[Barack Obama] wanted to go visit this military hospital. It was on the campaign sheet to go visit the military hospital in Germany. And we find out that the only restrictions the Pentagon wanted to impose was their rule against turning visits by politicians into campaign events. . . .
The Pentagon says, look, you can come but they’re going to impose their rule against turning a visit by a politician into a campaign event. . . . All the Pentagon said is they advised Obama’s staff — yeah of course he can visit the hospital and injured personnel in Germany but only in his capacity as a Member of Congress. . . .
Obama apparently cancelled the visit and went to work out instead. He went to work out and then said it would be inappropriate as part of a trip financed by his campaign. . . .
So if you want my take on this, if you want to remember one thing about this trip is that Barack Obama chose to work out rather than see the wounded troops because he couldn’t bring Katie Couric, Charlie Gibson, and Brian Williams with him.

Allahpundit discusses, giving Obama some benefit of the doubt. The problem here is that Obama listed the Landstuhl event on his press schedule and then canceled. His staff flunked Media Relations 101: When you put something on your press schedule and then cancel it, you’d better have a plausible explanation. Obama’s attempt to spin this story is doomed to failure. They’d do better just to drop the subject and stop giving it oxygen.

UPDATE: As I explain at AmSpecBlog, looks like this story is going viral: Washington Post and CNN do follow-ups, and Associated Press has a story that will be in hundreds of local papers on Saturday morning. The transcript of Friday’s press briefing, in which Obama spokesman Robert Gibbs tries a push-back gives a flavor of the media interest:

Q: When did you originally decide to go?
Gibbs:
I have to get you an exact date but it has been on the schedule for a long time.
Q: Did it not occur to anybody that this might be viewed as a political stop?
Gibbs:
We had taken some of that into consideration, but we believed that it could be done in a way that would not create, it would not be created or seen as a campaign stop.
Q: The schedule was for this plane, with us in it, to fly to Ramstein. By the way we were expected to pay for the flight, what were you suppose to do with the entourage then?
Gibbs:
You would have stayed on the plane.
Q: We would have stayed on the plane, would there have been any pool report?
Gibbs:
There may have been, I don’t know if we ever came to a decision on that.

These reporters’ news organizations have to pay for them to travel with the campaign, and they were going to be charged for a trip to the air base (where the hospital is located), but they would have been stuck on the plane, waiting on the tarmac, with no chance to actually cover the hospital visit. Even a “pool report” (where one reporter accompanies the candidate, then files a description of the event that the rest of the press corps uses for their stories) might have been seen as a violation of the Pentagon rules.

What all this points to (and the reporters seem to be working toward this angle) is a huge planning error by the Obama campaign. The Pentagon has never allowed wounded GIs in hospitals to be used as political props, and any Senate staffer should know this. Unfortunately, the Landstuhl trip wasn’t planned by Obama’s Senate staff, it was planned by his campaign staff, who didn’t know the rules.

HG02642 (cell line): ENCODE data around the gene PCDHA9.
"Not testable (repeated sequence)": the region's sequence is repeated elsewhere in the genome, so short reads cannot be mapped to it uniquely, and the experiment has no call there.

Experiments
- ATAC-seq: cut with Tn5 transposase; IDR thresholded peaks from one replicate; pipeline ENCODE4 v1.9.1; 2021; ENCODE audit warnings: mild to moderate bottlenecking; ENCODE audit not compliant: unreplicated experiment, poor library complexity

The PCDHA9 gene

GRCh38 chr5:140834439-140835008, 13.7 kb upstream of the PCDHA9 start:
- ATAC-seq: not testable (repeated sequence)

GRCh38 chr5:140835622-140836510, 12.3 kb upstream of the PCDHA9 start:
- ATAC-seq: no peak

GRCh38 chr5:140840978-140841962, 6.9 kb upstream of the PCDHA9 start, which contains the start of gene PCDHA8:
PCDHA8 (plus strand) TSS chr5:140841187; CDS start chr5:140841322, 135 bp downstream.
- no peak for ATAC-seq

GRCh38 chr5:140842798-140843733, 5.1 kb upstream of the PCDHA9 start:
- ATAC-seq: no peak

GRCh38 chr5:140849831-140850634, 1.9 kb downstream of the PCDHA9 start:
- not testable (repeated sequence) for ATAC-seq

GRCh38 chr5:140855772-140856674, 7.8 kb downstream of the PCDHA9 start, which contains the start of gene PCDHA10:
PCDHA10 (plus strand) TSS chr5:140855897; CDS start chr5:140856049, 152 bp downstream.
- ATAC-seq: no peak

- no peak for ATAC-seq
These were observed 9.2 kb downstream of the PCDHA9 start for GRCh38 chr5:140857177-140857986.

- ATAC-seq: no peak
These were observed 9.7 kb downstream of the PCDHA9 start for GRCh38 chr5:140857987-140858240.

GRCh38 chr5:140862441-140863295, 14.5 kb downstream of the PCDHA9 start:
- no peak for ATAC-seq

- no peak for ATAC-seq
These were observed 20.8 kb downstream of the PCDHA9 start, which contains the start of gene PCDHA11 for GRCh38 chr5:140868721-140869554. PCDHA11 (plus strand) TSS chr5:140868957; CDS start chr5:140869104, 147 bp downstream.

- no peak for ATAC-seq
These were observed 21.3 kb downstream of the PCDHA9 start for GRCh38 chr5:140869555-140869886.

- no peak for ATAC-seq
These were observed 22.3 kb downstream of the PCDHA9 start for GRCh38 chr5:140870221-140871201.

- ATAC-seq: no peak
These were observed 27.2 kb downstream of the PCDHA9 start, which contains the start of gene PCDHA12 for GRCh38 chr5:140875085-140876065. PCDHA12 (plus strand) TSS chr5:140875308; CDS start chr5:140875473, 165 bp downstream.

All of which, of course, feeds into the anti-Obama narrative of the trip, namely that it was really just one big media photo-op from the get-go, rather than the kind “fact-finding” expedition his campaign had tried to frame it as.

This is a P.R. debacle of the first magnitude. Can’t you just hear George Will talking about this on ABC’s “This Week” Sunday morning? Oh, and just wait until Ann Coulter comes out with her column on Wednesday . . .

July 25, 2008

Berlin Backlash Builds

Barack Obama’s grandiose gesture — “a manifesto for the planet,” as Mike Allen calls it — at the Siegessaule in Berlin prompts an inevitable reaction, and it’s not good news for the apostles of Hope. As yesterday’s Quote of the Day hinted, it is a political liability to be seen as a “citizen of the world” who seems “more popular in Germany than in rural Pennsylvania.” And as Instapundit says, “This headline won’t help”:

Especially when, as Ed Morrissey points out, the visit was apparently cancelled because the military wouldn’t allow Obama to bring along his media entourage for a photo-op.

Further reaction is likely — El Rushbo is already ripping Obama over his “arrogant” speech– and I’ll try to update as the backlash builds today.

UPDATE: Susan Estrich explains why Obama could be hurt by his status as a media darling:

[B]eing the favorite of the press doesn’t necessarily win you votes. Most people don’t actually like the press. The friend of my enemy is not necessarily my friend. Being liked by the boys and girls on the bus doesn’t necessarily earn you the respect of the people back home.

Ding, ding, ding! Another hubris alert from Nicole Allan at The New Republic:

During his Berlin speech today, at which he was welcomed with seeming rapture, he spoke to the “people of the world” as if he were already president of the United States of America and all she represents. The McCain camp was quick to read some irony into this.